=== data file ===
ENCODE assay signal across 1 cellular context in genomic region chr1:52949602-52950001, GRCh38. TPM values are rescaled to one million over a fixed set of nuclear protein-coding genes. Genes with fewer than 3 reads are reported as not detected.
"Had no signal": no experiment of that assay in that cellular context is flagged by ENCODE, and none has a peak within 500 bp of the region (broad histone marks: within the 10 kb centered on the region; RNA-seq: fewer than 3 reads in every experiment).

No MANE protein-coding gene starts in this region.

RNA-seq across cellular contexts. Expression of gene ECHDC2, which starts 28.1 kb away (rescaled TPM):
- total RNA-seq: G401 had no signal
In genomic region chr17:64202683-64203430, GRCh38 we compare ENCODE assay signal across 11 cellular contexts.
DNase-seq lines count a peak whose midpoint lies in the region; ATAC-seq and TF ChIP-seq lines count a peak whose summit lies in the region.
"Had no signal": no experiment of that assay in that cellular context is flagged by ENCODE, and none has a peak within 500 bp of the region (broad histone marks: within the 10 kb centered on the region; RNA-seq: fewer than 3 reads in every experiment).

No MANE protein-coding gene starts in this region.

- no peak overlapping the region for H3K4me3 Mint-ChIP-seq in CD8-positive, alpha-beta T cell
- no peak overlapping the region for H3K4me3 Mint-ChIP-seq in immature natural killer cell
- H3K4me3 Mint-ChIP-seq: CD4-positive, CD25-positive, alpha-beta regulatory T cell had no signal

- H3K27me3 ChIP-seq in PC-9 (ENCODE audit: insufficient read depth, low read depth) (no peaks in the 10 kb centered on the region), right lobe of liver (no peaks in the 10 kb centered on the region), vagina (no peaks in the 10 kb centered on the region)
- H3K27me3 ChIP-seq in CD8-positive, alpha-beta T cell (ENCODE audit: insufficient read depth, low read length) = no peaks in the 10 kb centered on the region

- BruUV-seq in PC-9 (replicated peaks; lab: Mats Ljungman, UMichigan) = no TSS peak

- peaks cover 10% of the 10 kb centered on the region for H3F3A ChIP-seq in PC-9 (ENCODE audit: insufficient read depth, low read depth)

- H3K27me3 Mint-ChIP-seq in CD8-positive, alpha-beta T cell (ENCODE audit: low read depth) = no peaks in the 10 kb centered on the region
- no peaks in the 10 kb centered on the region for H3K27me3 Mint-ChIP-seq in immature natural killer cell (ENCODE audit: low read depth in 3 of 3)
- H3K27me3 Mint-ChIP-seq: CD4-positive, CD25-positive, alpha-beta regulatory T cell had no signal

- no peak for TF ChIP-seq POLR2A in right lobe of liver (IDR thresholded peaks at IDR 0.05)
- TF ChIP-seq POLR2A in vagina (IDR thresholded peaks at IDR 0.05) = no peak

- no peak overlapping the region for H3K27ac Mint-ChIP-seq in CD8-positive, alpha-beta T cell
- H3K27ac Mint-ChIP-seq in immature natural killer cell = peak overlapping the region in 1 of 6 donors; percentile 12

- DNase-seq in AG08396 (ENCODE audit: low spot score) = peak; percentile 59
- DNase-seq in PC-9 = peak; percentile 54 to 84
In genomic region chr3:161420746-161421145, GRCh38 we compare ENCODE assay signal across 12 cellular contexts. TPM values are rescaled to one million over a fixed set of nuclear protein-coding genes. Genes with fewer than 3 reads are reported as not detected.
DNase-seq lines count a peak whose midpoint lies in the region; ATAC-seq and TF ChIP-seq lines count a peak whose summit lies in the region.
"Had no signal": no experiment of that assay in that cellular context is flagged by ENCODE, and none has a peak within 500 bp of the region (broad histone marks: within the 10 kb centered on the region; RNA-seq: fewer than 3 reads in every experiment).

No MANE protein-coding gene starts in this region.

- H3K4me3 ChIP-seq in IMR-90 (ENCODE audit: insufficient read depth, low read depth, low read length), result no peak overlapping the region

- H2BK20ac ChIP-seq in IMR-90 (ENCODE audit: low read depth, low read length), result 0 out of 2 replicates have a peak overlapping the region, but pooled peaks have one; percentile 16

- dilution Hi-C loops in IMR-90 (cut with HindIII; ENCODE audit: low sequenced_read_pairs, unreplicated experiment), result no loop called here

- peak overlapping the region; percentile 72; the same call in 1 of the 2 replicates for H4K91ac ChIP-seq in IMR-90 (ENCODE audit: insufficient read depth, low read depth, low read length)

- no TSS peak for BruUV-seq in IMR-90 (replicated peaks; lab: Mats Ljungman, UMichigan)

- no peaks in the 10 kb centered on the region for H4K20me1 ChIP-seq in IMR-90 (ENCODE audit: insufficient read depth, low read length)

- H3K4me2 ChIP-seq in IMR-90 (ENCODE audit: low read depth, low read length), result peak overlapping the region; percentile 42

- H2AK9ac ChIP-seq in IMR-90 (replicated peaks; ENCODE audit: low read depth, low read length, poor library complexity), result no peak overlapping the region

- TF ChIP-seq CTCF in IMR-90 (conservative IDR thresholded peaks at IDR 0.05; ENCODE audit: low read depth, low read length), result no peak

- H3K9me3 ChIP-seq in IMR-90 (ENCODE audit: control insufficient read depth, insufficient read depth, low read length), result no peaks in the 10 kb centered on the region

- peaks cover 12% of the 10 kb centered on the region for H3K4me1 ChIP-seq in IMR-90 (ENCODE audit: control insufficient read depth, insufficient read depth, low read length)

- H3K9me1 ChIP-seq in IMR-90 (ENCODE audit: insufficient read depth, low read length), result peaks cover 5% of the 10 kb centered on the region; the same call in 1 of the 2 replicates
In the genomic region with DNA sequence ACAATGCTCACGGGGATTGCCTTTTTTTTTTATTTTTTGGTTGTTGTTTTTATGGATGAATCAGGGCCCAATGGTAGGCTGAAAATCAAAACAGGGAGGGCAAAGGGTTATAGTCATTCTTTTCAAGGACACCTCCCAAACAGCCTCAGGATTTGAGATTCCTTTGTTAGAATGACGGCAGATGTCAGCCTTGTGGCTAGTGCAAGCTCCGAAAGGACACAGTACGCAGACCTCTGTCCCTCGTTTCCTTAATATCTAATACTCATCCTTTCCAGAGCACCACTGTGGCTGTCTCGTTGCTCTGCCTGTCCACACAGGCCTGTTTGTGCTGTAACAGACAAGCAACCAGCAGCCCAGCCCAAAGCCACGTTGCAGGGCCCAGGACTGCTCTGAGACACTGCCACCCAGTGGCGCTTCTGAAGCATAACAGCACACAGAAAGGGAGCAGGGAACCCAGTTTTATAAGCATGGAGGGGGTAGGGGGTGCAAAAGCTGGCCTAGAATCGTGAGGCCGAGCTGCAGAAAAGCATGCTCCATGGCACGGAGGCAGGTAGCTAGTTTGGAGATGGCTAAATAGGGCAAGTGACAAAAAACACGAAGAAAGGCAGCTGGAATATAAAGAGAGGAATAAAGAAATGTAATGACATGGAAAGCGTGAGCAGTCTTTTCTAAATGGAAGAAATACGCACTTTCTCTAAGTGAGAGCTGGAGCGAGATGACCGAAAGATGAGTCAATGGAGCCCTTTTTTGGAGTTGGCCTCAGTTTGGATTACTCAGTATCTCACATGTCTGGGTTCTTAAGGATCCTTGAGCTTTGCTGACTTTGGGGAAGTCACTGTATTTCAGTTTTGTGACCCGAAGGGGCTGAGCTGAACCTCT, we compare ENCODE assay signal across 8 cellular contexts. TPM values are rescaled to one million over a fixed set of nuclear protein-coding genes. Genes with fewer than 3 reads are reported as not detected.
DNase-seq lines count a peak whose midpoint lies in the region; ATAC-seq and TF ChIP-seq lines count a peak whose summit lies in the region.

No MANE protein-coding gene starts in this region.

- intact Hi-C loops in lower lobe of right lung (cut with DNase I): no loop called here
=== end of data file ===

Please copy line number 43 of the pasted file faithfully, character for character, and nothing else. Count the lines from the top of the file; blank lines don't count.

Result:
DNase-seq lines count a peak whose midpoint lies in the region; ATAC-seq and TF ChIP-seq lines count a peak whose summit lies in the region.